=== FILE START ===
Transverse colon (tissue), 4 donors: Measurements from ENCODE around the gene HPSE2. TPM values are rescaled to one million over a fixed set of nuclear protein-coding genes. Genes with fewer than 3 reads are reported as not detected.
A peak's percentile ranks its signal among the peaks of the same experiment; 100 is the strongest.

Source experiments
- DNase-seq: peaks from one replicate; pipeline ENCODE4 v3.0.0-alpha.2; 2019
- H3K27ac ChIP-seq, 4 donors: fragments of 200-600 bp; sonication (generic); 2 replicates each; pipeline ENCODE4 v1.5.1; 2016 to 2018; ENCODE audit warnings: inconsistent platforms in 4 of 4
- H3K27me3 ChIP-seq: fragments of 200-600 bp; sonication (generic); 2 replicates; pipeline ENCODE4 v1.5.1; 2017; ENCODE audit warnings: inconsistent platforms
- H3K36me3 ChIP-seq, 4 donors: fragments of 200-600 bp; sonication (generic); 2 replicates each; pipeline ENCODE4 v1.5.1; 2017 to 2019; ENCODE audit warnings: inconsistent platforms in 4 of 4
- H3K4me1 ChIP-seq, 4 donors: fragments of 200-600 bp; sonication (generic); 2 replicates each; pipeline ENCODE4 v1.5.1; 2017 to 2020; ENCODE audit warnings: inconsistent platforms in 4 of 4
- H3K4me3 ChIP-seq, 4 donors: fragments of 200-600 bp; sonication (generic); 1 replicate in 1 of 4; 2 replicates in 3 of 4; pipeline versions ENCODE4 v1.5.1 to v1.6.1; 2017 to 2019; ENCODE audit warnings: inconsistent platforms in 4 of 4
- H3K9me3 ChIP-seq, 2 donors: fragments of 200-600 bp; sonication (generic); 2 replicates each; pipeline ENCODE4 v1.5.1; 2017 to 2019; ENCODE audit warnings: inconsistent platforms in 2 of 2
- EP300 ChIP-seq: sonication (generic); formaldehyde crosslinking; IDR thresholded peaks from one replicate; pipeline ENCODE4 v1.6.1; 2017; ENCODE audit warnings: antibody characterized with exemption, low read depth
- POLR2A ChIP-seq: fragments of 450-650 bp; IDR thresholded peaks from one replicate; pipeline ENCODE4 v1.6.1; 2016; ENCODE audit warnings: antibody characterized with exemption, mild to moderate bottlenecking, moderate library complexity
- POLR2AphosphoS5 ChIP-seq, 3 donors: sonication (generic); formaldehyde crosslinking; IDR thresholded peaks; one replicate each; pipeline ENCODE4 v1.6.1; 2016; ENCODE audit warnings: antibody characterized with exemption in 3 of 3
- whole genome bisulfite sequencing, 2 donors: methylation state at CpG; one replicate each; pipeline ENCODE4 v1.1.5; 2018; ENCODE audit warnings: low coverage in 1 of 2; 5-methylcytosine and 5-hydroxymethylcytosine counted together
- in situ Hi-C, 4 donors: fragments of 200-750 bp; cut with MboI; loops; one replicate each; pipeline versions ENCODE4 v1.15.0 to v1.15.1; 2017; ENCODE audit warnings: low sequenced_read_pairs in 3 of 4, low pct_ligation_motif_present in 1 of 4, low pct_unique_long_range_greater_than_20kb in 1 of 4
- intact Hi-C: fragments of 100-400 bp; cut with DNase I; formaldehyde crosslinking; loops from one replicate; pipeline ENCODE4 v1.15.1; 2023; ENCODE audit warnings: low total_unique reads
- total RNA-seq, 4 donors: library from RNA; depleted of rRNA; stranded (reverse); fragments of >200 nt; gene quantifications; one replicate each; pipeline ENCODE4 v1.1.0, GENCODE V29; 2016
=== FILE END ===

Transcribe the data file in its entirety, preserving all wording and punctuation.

Transverse colon (tissue), 4 donors: Measurements from ENCODE around the gene HPSE2. TPM values are rescaled to one million over a fixed set of nuclear protein-coding genes. Genes with fewer than 3 reads are reported as not detected.
A peak's percentile ranks its signal among the peaks of the same experiment; 100 is the strongest.

Source experiments
- DNase-seq: peaks from one replicate; pipeline ENCODE4 v3.0.0-alpha.2; 2019
- H3K27ac ChIP-seq, 4 donors: fragments of 200-600 bp; sonication (generic); 2 replicates each; pipeline ENCODE4 v1.5.1; 2016 to 2018; ENCODE audit warnings: inconsistent platforms in 4 of 4
- H3K27me3 ChIP-seq: fragments of 200-600 bp; sonication (generic); 2 replicates; pipeline ENCODE4 v1.5.1; 2017; ENCODE audit warnings: inconsistent platforms
- H3K36me3 ChIP-seq, 4 donors: fragments of 200-600 bp; sonication (generic); 2 replicates each; pipeline ENCODE4 v1.5.1; 2017 to 2019; ENCODE audit warnings: inconsistent platforms in 4 of 4
- H3K4me1 ChIP-seq, 4 donors: fragments of 200-600 bp; sonication (generic); 2 replicates each; pipeline ENCODE4 v1.5.1; 2017 to 2020; ENCODE audit warnings: inconsistent platforms in 4 of 4
- H3K4me3 ChIP-seq, 4 donors: fragments of 200-600 bp; sonication (generic); 1 replicate in 1 of 4; 2 replicates in 3 of 4; pipeline versions ENCODE4 v1.5.1 to v1.6.1; 2017 to 2019; ENCODE audit warnings: inconsistent platforms in 4 of 4
- H3K9me3 ChIP-seq, 2 donors: fragments of 200-600 bp; sonication (generic); 2 replicates each; pipeline ENCODE4 v1.5.1; 2017 to 2019; ENCODE audit warnings: inconsistent platforms in 2 of 2
- EP300 ChIP-seq: sonication (generic); formaldehyde crosslinking; IDR thresholded peaks from one replicate; pipeline ENCODE4 v1.6.1; 2017; ENCODE audit warnings: antibody characterized with exemption, low read depth
- POLR2A ChIP-seq: fragments of 450-650 bp; IDR thresholded peaks from one replicate; pipeline ENCODE4 v1.6.1; 2016; ENCODE audit warnings: antibody characterized with exemption, mild to moderate bottlenecking, moderate library complexity
- POLR2AphosphoS5 ChIP-seq, 3 donors: sonication (generic); formaldehyde crosslinking; IDR thresholded peaks; one replicate each; pipeline ENCODE4 v1.6.1; 2016; ENCODE audit warnings: antibody characterized with exemption in 3 of 3
- whole genome bisulfite sequencing, 2 donors: methylation state at CpG; one replicate each; pipeline ENCODE4 v1.1.5; 2018; ENCODE audit warnings: low coverage in 1 of 2; 5-methylcytosine and 5-hydroxymethylcytosine counted together
- in situ Hi-C, 4 donors: fragments of 200-750 bp; cut with MboI; loops; one replicate each; pipeline versions ENCODE4 v1.15.0 to v1.15.1; 2017; ENCODE audit warnings: low sequenced_read_pairs in 3 of 4, low pct_ligation_motif_present in 1 of 4, low pct_unique_long_range_greater_than_20kb in 1 of 4
- intact Hi-C: fragments of 100-400 bp; cut with DNase I; formaldehyde crosslinking; loops from one replicate; pipeline ENCODE4 v1.15.1; 2023; ENCODE audit warnings: low total_unique reads
- total RNA-seq, 4 donors: library from RNA; depleted of rRNA; stranded (reverse); fragments of >200 nt; gene quantifications; one replicate each; pipeline ENCODE4 v1.1.0, GENCODE V29; 2016